All real estate is local and local demand drives local supply. When it comes to evaluating the long-term success of multifamily development investments, understanding population migration as compared to the existing housing supply is key. 

People Are On The Move

Early on in the pandemic, Fortune reported that Americans living in urban areas were twice as likely to move out compared to those living in rural or suburban areas, driven in part for a desire for more space (and at a more affordable rate). Upwork reported that between 14 and 23 million Americans planned to relocate due to remote work opportunities, and more than half of them are moving more than two hours away from their current location. 

Driven by a shifting economy, the rise in remote work opportunities for office workers, and the desire to live in less densely populated areas, Pew Research found that more than one in five Americans have either moved during the pandemic or know someone who did.

In their 2021 Strategic Global Real Estate Outlook report, Nuveen outlined how COVID-19 has accelerated population migration, in particular to metros in the Sunbelt. 

Sunbelt migration

Given that population growth was a huge factor when ranking our top 20 cities in our Best Places to Invest report, it’s no surprise that Sunbelt cities such as Raleigh-Durham, Austin, Nashville, Atlanta, and Charlotte ranked well.

Is There Enough Room For New Renters?

When it comes to supply, while the existing pipeline of new multifamily units remained strong in Q3 2020 with over 110,000 units delivered and another 580,000 units under construction, fewer than 300 new projects broke ground, the lowest velocity since 2012. 

Multifamily permits

Heading into 2020, apartment vacancy rates were at the lowest they’ve been in years. Renter demand has been driving the price per square foot up since 2010, and although the national multifamily vacancy rate is expected to peak in 2021 at around 6.5%, the pace of absorption is “…expected to remain sluggish due to the increased number of new units expected to deliver over the next 12 months.”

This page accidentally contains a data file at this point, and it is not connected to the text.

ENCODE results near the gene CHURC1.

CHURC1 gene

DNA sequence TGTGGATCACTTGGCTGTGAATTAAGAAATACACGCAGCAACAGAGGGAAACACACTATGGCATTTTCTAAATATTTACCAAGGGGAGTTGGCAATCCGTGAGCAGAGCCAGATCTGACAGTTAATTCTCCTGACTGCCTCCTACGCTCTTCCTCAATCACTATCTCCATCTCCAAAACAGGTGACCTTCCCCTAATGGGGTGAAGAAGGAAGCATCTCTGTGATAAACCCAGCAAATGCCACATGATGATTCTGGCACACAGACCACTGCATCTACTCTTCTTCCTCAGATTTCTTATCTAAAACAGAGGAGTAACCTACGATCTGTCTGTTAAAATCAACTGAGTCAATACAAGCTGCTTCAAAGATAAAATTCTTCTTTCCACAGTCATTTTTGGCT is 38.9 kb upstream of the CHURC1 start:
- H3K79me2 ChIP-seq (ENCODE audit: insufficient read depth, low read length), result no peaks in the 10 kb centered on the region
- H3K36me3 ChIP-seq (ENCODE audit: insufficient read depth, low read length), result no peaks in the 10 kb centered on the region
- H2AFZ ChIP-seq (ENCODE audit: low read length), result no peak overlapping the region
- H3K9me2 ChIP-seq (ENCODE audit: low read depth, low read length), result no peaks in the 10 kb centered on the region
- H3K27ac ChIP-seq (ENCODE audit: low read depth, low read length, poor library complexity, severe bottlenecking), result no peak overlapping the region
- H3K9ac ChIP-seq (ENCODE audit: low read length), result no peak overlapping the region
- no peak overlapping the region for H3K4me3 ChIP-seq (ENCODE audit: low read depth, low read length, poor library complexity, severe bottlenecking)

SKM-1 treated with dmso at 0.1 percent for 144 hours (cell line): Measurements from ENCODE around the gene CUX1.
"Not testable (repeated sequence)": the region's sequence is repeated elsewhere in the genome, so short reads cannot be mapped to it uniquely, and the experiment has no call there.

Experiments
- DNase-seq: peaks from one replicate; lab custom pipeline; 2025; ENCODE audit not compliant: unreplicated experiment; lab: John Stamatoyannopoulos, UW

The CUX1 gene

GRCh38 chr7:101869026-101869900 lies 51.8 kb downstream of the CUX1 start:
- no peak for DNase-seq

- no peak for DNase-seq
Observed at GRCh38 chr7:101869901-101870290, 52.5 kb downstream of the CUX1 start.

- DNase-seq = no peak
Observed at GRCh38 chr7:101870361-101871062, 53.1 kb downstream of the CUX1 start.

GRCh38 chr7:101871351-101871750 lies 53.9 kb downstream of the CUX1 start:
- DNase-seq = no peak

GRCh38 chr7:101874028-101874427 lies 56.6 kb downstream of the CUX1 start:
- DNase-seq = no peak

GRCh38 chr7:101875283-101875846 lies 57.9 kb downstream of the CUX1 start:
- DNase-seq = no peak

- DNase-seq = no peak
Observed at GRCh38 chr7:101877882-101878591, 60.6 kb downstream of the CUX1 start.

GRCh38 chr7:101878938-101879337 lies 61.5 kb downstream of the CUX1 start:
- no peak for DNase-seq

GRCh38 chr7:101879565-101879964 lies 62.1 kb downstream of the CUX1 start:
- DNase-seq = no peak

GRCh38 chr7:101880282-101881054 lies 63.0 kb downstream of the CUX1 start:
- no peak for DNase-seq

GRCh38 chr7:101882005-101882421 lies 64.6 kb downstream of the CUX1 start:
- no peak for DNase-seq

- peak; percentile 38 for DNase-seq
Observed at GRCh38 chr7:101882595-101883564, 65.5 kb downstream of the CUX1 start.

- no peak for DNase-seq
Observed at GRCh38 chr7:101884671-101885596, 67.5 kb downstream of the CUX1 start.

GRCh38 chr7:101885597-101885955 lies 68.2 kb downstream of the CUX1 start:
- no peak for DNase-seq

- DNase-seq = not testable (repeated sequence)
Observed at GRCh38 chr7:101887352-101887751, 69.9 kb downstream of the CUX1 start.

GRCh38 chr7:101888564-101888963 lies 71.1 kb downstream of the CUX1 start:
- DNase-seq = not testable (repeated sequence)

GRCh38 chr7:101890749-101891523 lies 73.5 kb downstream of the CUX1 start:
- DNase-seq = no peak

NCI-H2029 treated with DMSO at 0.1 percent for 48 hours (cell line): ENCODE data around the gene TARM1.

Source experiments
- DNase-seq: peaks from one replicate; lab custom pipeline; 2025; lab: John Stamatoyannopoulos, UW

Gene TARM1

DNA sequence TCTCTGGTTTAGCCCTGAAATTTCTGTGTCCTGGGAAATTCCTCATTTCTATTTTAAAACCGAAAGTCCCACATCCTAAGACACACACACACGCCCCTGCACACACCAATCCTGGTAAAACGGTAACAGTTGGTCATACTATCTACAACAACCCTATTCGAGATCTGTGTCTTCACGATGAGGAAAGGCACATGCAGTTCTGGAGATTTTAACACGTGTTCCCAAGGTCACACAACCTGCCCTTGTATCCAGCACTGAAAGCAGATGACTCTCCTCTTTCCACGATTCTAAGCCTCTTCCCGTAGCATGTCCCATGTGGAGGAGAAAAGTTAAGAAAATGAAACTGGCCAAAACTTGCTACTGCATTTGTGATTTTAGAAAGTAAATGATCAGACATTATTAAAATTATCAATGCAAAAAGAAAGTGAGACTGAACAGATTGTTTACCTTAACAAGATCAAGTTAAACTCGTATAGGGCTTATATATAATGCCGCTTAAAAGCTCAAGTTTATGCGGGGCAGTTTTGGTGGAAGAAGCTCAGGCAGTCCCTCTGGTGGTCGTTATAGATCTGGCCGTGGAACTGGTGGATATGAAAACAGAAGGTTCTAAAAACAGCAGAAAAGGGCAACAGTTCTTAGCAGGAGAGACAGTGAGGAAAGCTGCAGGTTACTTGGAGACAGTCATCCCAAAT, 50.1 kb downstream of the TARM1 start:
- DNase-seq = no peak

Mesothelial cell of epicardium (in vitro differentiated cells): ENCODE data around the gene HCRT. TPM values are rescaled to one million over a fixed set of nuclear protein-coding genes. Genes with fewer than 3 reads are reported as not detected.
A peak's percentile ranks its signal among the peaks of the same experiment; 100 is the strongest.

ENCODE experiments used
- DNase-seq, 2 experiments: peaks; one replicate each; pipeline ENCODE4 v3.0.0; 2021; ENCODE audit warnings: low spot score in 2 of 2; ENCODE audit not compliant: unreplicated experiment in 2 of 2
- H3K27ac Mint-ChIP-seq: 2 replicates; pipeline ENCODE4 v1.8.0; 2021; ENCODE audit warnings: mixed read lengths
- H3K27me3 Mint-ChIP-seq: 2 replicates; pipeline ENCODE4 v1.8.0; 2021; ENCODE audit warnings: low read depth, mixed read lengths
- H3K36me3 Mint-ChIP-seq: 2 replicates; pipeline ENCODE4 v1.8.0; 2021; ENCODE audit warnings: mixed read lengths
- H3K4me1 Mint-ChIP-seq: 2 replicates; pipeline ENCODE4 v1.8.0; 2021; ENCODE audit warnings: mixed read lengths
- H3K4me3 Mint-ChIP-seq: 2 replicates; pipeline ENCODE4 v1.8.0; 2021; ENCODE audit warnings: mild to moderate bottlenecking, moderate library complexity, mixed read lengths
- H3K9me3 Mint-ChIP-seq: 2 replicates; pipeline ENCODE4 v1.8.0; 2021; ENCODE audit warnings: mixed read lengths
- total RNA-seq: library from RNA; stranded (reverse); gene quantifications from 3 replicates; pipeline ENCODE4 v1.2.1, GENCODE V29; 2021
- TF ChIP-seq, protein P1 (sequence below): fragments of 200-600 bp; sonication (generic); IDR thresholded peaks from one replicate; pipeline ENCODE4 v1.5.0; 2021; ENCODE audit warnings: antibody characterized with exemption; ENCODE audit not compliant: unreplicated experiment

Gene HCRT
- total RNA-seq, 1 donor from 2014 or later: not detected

Absorption Rate

To put it simply, there are more renters than there are apartments. And given it can take several years for new construction to be completed, multifamily development projects hitting the market in the next few years will likely lease up quickly. As reported in our Investment Thesis, CrowdStreet likes the prospects of ground-up multifamily development projects in key markets, especially those projects that will deliver late in 2021 or 2022. Fresh entitlements for new developments were muted over the course of 2020, meaning fewer competitors in 2022–2023.

Our Top Markets for Multifamily Development Investing

When ranking our top multifamily development markets, CrowdStreet prioritized markets that have demonstrated above-average rates for both population and job growth, with the expectation those trends will continue. We also looked for metros that presented at least moderate barriers to entry and which current demand supports both densification and the arrival of new housing supply.  These are our 10 favorite cities specifically for multifamily development in 2021.

  1. Austin
  2. Nashville
  3. Boise
  4. Raleigh-Durham
  5. Phoenix
  6. Salt Lake City
  7. Denver
  8. Dallas-Fort Worth
  9. Bozeman
  10. Washington D.C.

 These markets are a blend of growing secondary markets, markets that are smaller but transitioning towards institutional markets with strong underlying fundamentals, primary markets we see bouncing back strong post-vaccine, and “work from anywhere” beneficiaries.

Discover all our favorite markets for 2021 in our Best Places to Invest report.

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